There are two teleological concepts: that of a telos and that of proper function. Each of them helps us make certain teleological judgments. Do we need them both? Could we, for instance, define the telos of a system as what is achieved when the system is properly functioning? Or define proper function as the achievement of the telos in a system and all its (relevant?) subsystems?
I don't know for sure that we need them both, but neither of the two specific proposals is correct. Consider the case of an excellent mathematician is striving to solve an extremely difficult mathematical problem, her mathematical faculties are all working properly, but she fails. It is not a necessary condition for the proper function of mathematical faculties that they be able to solve every mathematical problem there is. Both of the attempted reductions neglect the phenomenon that our teleologies can push us above our proper functioning. An excellent mathematician or athlete may already be functioning above our proper level of functioning, but nonetheless there will be telê that she doesn't have fulfilled. (Though, perhaps, we may want to say that all humans are mathematically and athletically defective, due to the Fall, in which case we could maintain that the mathematician is not functioning properly if there are any soluble problems she can't solve. But even if this view of humans is true, we could imagine that mathematicians of some other species are functioning properly and yet failing to solve problems.)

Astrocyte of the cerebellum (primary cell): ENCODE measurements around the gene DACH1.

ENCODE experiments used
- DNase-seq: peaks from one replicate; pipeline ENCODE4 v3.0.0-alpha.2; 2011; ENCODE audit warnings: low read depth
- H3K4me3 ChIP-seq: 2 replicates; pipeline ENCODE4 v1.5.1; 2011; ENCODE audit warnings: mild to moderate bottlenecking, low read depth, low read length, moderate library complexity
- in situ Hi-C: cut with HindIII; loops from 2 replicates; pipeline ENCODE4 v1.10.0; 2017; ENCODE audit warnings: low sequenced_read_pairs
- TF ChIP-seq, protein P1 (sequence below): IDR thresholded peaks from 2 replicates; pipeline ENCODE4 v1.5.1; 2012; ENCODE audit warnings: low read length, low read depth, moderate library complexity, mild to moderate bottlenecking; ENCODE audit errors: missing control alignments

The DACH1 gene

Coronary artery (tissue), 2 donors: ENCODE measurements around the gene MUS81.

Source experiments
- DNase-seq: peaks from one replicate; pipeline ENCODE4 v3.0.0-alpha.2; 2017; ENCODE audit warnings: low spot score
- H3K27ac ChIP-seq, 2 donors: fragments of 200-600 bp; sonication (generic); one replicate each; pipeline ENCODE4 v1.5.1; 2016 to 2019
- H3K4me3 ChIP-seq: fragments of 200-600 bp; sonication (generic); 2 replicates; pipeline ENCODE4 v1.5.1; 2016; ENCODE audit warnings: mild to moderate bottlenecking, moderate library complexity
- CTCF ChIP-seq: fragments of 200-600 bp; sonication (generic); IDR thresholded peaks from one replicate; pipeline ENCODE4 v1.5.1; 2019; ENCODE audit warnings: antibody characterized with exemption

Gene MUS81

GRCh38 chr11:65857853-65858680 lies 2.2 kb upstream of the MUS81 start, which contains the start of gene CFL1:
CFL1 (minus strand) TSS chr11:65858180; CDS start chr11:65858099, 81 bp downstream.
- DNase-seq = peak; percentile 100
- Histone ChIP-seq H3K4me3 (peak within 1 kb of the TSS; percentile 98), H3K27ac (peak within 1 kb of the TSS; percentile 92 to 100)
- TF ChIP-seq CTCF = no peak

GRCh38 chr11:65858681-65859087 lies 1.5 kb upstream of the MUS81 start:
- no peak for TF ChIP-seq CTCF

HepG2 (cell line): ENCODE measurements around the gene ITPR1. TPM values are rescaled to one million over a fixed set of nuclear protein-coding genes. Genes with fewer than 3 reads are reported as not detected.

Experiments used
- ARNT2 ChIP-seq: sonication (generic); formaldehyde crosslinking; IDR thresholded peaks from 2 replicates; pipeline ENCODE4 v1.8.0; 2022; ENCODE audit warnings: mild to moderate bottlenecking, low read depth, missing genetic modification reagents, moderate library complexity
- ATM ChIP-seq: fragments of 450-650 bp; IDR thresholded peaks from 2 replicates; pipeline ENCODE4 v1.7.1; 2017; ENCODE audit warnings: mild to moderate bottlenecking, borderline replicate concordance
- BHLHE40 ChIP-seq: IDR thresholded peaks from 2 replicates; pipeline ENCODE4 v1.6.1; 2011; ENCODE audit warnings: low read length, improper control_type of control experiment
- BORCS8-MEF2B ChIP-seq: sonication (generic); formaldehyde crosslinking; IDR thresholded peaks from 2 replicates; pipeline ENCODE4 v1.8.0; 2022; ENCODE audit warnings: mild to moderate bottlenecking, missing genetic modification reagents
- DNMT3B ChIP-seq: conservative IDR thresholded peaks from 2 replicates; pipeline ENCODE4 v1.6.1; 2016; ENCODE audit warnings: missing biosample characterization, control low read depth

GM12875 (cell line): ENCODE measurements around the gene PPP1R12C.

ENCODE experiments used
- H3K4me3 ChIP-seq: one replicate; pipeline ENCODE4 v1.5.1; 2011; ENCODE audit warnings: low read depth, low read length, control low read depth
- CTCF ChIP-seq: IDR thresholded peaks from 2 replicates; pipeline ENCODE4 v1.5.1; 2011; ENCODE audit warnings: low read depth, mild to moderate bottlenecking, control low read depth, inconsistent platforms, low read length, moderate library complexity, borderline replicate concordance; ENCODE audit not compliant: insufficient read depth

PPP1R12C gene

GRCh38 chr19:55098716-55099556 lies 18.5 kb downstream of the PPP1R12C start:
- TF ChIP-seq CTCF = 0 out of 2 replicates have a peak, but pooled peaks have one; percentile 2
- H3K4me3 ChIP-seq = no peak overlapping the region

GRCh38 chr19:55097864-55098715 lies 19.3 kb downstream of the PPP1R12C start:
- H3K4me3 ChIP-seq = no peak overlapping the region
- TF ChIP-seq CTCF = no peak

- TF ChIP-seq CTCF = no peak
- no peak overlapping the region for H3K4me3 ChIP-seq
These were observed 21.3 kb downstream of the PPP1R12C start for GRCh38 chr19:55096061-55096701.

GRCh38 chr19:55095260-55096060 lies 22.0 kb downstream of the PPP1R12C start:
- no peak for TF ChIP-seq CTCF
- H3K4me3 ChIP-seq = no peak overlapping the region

It seems that we need the concept of proper function to tell us what is good enough, what is normal. But we need the concept of a telos to supply us with comparisons between instances of proper function. The mathematician who solves and who fails to solve are both functioning properly, are both functioning sufficiently well, but the one who solves is functioning better--precisely because she achieves her telos in respect of that process. Or, alternately, we may say that both are functioning properly, but one is functioning merely normally and the other supernormally--again, a distinction that mere proper function does not seem capable of making.
Maybe there is a more clever way of relating the two concepts.